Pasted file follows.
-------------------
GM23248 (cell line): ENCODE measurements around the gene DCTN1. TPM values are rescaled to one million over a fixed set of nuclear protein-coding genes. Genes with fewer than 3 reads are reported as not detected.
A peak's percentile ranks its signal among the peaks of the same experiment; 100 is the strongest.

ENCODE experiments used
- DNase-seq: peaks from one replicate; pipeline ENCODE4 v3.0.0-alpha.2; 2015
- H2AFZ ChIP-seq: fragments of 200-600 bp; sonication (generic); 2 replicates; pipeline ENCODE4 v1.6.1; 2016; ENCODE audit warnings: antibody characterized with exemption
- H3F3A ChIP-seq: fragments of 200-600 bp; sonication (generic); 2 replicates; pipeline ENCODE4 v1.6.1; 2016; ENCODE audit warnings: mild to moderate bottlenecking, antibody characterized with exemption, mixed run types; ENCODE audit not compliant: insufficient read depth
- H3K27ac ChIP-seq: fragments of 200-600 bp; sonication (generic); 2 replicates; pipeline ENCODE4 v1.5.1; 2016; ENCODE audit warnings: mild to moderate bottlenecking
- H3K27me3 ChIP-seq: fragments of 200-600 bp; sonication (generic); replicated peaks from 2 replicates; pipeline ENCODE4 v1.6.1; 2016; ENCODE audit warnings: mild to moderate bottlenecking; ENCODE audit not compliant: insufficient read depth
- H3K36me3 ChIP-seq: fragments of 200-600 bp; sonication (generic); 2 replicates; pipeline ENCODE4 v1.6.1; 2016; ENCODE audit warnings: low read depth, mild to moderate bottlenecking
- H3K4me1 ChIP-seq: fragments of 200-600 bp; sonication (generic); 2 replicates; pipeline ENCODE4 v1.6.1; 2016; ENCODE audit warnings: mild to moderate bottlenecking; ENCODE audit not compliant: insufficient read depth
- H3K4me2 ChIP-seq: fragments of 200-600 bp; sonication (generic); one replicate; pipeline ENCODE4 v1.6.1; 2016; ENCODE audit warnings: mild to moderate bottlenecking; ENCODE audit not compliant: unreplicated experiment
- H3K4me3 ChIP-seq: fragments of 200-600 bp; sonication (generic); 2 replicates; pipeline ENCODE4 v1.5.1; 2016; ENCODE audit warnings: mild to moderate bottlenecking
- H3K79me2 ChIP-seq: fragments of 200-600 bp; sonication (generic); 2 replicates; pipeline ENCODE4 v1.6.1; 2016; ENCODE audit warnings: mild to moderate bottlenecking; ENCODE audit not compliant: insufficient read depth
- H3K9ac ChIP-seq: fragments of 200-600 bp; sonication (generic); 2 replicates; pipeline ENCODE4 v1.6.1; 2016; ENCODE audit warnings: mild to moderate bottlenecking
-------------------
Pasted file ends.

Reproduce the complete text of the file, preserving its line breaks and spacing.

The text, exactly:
GM23248 (cell line): ENCODE measurements around the gene DCTN1. TPM values are rescaled to one million over a fixed set of nuclear protein-coding genes. Genes with fewer than 3 reads are reported as not detected.
A peak's percentile ranks its signal among the peaks of the same experiment; 100 is the strongest.

ENCODE experiments used
- DNase-seq: peaks from one replicate; pipeline ENCODE4 v3.0.0-alpha.2; 2015
- H2AFZ ChIP-seq: fragments of 200-600 bp; sonication (generic); 2 replicates; pipeline ENCODE4 v1.6.1; 2016; ENCODE audit warnings: antibody characterized with exemption
- H3F3A ChIP-seq: fragments of 200-600 bp; sonication (generic); 2 replicates; pipeline ENCODE4 v1.6.1; 2016; ENCODE audit warnings: mild to moderate bottlenecking, antibody characterized with exemption, mixed run types; ENCODE audit not compliant: insufficient read depth
- H3K27ac ChIP-seq: fragments of 200-600 bp; sonication (generic); 2 replicates; pipeline ENCODE4 v1.5.1; 2016; ENCODE audit warnings: mild to moderate bottlenecking
- H3K27me3 ChIP-seq: fragments of 200-600 bp; sonication (generic); replicated peaks from 2 replicates; pipeline ENCODE4 v1.6.1; 2016; ENCODE audit warnings: mild to moderate bottlenecking; ENCODE audit not compliant: insufficient read depth
- H3K36me3 ChIP-seq: fragments of 200-600 bp; sonication (generic); 2 replicates; pipeline ENCODE4 v1.6.1; 2016; ENCODE audit warnings: low read depth, mild to moderate bottlenecking
- H3K4me1 ChIP-seq: fragments of 200-600 bp; sonication (generic); 2 replicates; pipeline ENCODE4 v1.6.1; 2016; ENCODE audit warnings: mild to moderate bottlenecking; ENCODE audit not compliant: insufficient read depth
- H3K4me2 ChIP-seq: fragments of 200-600 bp; sonication (generic); one replicate; pipeline ENCODE4 v1.6.1; 2016; ENCODE audit warnings: mild to moderate bottlenecking; ENCODE audit not compliant: unreplicated experiment
- H3K4me3 ChIP-seq: fragments of 200-600 bp; sonication (generic); 2 replicates; pipeline ENCODE4 v1.5.1; 2016; ENCODE audit warnings: mild to moderate bottlenecking
- H3K79me2 ChIP-seq: fragments of 200-600 bp; sonication (generic); 2 replicates; pipeline ENCODE4 v1.6.1; 2016; ENCODE audit warnings: mild to moderate bottlenecking; ENCODE audit not compliant: insufficient read depth
- H3K9ac ChIP-seq: fragments of 200-600 bp; sonication (generic); 2 replicates; pipeline ENCODE4 v1.6.1; 2016; ENCODE audit warnings: mild to moderate bottlenecking